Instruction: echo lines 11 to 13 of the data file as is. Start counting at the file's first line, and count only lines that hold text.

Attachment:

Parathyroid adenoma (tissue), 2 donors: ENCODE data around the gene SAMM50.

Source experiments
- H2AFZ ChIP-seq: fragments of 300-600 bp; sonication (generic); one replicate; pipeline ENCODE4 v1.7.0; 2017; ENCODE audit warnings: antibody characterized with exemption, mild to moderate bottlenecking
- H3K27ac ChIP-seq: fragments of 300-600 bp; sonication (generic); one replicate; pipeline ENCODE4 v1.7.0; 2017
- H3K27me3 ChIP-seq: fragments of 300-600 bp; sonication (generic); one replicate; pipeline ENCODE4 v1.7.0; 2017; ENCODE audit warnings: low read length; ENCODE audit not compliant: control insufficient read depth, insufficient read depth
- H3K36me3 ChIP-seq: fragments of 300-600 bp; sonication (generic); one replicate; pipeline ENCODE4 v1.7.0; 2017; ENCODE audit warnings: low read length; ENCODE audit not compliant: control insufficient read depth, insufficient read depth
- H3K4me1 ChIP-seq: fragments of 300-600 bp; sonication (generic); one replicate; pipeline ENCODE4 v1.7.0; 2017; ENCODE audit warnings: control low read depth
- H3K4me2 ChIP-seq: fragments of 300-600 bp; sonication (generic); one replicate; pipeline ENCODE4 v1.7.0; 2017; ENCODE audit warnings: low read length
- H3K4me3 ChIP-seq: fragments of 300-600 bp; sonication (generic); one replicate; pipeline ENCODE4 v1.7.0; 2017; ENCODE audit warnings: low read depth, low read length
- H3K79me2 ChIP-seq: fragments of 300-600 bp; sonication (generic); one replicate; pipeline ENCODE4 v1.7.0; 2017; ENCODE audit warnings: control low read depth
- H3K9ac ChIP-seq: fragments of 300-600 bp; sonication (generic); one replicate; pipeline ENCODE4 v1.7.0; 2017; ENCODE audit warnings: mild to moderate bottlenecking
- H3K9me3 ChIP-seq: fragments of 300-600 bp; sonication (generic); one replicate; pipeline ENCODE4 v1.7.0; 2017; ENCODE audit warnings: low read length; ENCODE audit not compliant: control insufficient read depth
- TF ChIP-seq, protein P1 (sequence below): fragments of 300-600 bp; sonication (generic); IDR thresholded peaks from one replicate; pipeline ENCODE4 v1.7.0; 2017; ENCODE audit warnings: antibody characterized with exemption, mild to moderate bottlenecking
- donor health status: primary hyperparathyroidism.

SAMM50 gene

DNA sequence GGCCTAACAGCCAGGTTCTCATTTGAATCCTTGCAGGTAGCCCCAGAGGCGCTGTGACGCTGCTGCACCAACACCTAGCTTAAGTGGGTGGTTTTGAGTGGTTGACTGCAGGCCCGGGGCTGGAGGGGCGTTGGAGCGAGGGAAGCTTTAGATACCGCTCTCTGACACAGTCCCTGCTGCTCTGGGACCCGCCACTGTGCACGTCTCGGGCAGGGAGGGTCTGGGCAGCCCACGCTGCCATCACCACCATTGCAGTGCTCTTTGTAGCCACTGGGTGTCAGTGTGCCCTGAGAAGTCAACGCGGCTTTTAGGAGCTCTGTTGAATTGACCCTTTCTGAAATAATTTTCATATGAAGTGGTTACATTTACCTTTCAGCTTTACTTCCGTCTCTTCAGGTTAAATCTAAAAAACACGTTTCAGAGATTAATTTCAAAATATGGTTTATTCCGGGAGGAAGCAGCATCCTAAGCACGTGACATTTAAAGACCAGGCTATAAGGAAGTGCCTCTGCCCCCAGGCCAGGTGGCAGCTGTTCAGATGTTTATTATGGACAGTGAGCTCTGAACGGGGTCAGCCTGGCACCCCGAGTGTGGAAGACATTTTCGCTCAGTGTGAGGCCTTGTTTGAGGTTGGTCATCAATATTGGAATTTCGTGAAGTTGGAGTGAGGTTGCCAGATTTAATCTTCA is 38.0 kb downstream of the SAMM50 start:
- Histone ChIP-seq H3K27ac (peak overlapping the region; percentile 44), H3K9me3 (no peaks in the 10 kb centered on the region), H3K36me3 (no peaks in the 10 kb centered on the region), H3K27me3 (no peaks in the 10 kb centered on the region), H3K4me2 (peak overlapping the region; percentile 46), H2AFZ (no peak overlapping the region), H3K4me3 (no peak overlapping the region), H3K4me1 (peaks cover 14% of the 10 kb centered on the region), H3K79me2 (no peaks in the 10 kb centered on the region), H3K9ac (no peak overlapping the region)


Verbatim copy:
- H3K9ac ChIP-seq: fragments of 300-600 bp; sonication (generic); one replicate; pipeline ENCODE4 v1.7.0; 2017; ENCODE audit warnings: mild to moderate bottlenecking
- H3K9me3 ChIP-seq: fragments of 300-600 bp; sonication (generic); one replicate; pipeline ENCODE4 v1.7.0; 2017; ENCODE audit warnings: low read length; ENCODE audit not compliant: control insufficient read depth
- TF ChIP-seq, protein P1 (sequence below): fragments of 300-600 bp; sonication (generic); IDR thresholded peaks from one replicate; pipeline ENCODE4 v1.7.0; 2017; ENCODE audit warnings: antibody characterized with exemption, mild to moderate bottlenecking